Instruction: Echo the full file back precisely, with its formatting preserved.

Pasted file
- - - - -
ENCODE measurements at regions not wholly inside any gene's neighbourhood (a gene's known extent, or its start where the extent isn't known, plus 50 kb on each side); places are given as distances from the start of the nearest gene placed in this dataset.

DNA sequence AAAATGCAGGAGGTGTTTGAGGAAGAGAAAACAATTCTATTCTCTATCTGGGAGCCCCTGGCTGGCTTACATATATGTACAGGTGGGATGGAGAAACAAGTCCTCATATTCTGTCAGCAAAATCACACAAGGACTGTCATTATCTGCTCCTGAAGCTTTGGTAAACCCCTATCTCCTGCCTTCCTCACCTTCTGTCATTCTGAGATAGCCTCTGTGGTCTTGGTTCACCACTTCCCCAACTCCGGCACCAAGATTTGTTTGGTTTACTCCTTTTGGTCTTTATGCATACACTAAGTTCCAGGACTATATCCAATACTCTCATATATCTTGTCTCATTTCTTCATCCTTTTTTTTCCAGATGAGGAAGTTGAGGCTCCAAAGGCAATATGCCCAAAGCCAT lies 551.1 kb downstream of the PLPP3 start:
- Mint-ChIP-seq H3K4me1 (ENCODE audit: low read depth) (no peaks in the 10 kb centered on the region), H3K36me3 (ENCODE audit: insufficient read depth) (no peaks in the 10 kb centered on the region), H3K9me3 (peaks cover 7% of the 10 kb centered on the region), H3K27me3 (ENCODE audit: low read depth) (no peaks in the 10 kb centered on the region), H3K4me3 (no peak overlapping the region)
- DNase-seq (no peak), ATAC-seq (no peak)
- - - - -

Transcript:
ENCODE measurements at regions not wholly inside any gene's neighbourhood (a gene's known extent, or its start where the extent isn't known, plus 50 kb on each side); places are given as distances from the start of the nearest gene placed in this dataset.

DNA sequence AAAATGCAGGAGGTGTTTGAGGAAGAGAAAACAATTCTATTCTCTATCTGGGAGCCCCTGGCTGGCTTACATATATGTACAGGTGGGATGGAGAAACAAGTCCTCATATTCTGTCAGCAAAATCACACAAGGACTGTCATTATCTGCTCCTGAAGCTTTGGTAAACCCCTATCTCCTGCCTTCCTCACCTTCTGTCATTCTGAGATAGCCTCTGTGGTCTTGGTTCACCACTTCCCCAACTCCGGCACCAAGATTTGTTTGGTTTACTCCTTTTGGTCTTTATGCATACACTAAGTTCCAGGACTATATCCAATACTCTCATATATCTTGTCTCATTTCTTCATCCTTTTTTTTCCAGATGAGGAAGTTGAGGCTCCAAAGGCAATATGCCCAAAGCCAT lies 551.1 kb downstream of the PLPP3 start:
- Mint-ChIP-seq H3K4me1 (ENCODE audit: low read depth) (no peaks in the 10 kb centered on the region), H3K36me3 (ENCODE audit: insufficient read depth) (no peaks in the 10 kb centered on the region), H3K9me3 (peaks cover 7% of the 10 kb centered on the region), H3K27me3 (ENCODE audit: low read depth) (no peaks in the 10 kb centered on the region), H3K4me3 (no peak overlapping the region)
- DNase-seq (no peak), ATAC-seq (no peak)